Null objects in the Homeric poems: a pragmatic and stylistic account
This paper aims to provide a syntactic, pragmatic, and stylistic analysis of referential null objects occurring with coordinated verbs in the Homeric poems. Recent years have seen an increasing interest in referential null objects, which have become a well-investigated topic within the fields of Indo-European studies and Ancient Greek (AG) linguistics (cf. Luraghi 2003; Keydana & Luraghi 2012; Haug 2012; Sausa & Zanchi 2016; Sausa, Zanchi & Mambrini 2016). In AG, the omission of referential direct objects in the accusative, genitive and dative cases has been demonstrated to be triggered under certain pragmatic and syntactic conditions, including coordinated clauses and verbs, as shown in (1), and to be linked to the more general feature of non-configurationality (cf. e.g. Baker 2001).
(1) Hḗrēi d’ oú ti tóson nemesízomai
H.DAT.F PTC NEG PTC so.much feel.indignation.PRS.1SG.MID
ou dè kholoûmai ø NEG PTC be.angry.PRS.1SG.MID
‘I am not so indignant at Hera, I am not angry (at her = ø).’ (Hom.Il.8.407=Il.8.421)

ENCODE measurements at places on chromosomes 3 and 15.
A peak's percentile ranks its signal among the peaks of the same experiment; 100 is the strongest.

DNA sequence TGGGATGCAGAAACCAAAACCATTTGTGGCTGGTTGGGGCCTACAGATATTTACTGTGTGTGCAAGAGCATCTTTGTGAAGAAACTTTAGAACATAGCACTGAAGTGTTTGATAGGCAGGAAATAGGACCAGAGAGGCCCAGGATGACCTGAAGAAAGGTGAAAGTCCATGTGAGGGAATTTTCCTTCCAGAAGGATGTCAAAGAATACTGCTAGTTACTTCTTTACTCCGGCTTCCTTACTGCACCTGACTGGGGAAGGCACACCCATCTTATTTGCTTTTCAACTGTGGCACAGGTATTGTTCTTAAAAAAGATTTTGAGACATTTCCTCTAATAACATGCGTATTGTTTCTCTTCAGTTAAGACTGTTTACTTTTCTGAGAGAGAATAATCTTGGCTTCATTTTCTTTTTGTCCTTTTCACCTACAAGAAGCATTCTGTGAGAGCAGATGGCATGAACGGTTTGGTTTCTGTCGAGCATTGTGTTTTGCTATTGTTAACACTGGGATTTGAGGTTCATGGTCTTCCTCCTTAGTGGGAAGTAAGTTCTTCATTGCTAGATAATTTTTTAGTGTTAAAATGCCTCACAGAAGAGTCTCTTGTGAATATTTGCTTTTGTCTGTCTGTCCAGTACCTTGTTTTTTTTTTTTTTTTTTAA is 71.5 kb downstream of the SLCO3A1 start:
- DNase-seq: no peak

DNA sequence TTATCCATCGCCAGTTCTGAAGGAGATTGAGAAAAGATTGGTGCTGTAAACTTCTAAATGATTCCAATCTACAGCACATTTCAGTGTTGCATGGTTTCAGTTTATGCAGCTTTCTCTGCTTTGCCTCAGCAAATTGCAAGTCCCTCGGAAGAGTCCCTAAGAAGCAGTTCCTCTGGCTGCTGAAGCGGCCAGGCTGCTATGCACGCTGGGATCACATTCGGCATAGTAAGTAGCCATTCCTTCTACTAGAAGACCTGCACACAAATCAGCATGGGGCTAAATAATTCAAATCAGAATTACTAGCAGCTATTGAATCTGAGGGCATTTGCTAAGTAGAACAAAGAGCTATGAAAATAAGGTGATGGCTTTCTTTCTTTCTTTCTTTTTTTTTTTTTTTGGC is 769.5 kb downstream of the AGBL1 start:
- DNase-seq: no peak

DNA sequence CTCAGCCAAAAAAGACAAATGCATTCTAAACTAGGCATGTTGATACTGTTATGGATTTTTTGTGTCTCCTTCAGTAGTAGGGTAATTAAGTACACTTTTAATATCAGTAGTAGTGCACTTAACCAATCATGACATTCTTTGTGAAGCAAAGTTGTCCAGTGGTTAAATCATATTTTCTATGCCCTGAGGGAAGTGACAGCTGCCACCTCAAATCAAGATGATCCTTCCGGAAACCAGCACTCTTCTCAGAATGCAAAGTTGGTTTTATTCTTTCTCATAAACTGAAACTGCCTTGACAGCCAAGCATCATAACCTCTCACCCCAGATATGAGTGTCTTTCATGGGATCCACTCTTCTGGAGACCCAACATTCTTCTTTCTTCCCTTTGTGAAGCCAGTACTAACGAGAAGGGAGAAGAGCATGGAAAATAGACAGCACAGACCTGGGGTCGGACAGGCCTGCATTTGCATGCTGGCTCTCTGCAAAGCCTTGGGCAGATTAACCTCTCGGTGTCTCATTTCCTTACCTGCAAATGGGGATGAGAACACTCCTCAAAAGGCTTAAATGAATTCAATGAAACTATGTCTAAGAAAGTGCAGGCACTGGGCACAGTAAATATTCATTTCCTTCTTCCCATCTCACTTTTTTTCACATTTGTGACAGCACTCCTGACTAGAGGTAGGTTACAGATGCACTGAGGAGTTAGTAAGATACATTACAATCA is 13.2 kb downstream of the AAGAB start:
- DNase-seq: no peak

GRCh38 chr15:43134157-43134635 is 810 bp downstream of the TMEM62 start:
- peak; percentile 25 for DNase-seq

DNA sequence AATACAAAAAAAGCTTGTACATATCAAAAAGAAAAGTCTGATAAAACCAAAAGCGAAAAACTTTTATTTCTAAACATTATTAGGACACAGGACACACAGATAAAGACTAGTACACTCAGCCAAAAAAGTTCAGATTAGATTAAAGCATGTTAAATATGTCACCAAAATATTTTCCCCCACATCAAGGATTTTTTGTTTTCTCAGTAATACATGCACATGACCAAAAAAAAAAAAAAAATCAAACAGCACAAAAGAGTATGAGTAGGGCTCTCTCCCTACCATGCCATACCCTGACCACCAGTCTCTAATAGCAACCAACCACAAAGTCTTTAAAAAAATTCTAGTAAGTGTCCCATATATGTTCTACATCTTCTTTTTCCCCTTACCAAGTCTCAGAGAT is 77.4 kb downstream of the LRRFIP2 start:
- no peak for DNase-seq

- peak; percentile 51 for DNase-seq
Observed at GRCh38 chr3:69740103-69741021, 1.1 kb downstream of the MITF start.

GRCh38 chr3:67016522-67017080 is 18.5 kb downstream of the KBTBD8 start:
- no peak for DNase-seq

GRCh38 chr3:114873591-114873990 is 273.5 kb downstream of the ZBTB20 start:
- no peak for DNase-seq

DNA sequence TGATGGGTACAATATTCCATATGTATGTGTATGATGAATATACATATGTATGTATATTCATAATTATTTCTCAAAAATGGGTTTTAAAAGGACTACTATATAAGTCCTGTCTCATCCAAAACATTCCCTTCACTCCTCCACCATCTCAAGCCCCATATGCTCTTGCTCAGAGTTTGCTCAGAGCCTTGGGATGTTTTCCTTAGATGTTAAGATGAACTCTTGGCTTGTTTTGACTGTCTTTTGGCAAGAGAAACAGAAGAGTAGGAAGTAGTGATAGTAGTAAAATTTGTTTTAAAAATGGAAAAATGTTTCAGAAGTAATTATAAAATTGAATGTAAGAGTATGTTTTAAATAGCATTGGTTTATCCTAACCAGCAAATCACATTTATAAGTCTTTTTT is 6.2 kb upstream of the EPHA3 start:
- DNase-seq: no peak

In this paper, I will precisely focus on referential null objects in coordinative contexts to assess whether direct objects are actually omitted, or rather shared by coordinated elements, thus constituting a by-product of the so-called ‘coordination reduction’ (cf. e.g. Harris-Delisle 1978; Luraghi forthc.). In order to do so, I will semi-automatically extract relevant data from the Homeric Dependency Treebank (https://perseusdl.github.io/treebank_data/; cf. Sausa & Zanchi 2015 for technical details on the extraction process and its limits), queried through the tree editor TrEd. The analysis will be grounded on the following assumptions: (a) certain constituent orders are associated with null objects, some other orders with object sharing (cf. verb-subject agreement with coordinated subjects: with single left-dislocated and single right-dislocated subjects, verbs show partial agreement, suggesting that the coordinated elements are not treated as a syntactic unit; see Mambrini & Passarotti 2016); (b) coordinated elements that build up a ‘natural couple’ (in opposition to an ‘accidental couple’, in Mithun 1988; Wälchli’s 2005 terms; cf. also Moore 1972 on ‘doublets’, or ‘hendiadys’) are more likely to behave as a single syntactic unit, and thus to share direct objects. Consistently with the above assumptions, data will be analyzed according to the following parameters: (i) constituent order; (ii) information structure; (iii) type of coordination (cf. Viti 2008; Bonifazi 2015); in cases of verbal coordination, (iv) semantics of the coordinated elements; (v) semantic roles played by second arguments of the coordinated verbs; (vi) argument structures of the coordinated verbs. Furthermore, parameters (i) and (ii) will be taken into account with a special eye on metric structure and formulaic diction, which have been blamed for deeply influencing Homeric word order. Lastly, the very rare examples of object repetition will be also considered, in order to account for the conditions that trigger the occurrence of this relatively infrequent syntactic pattern.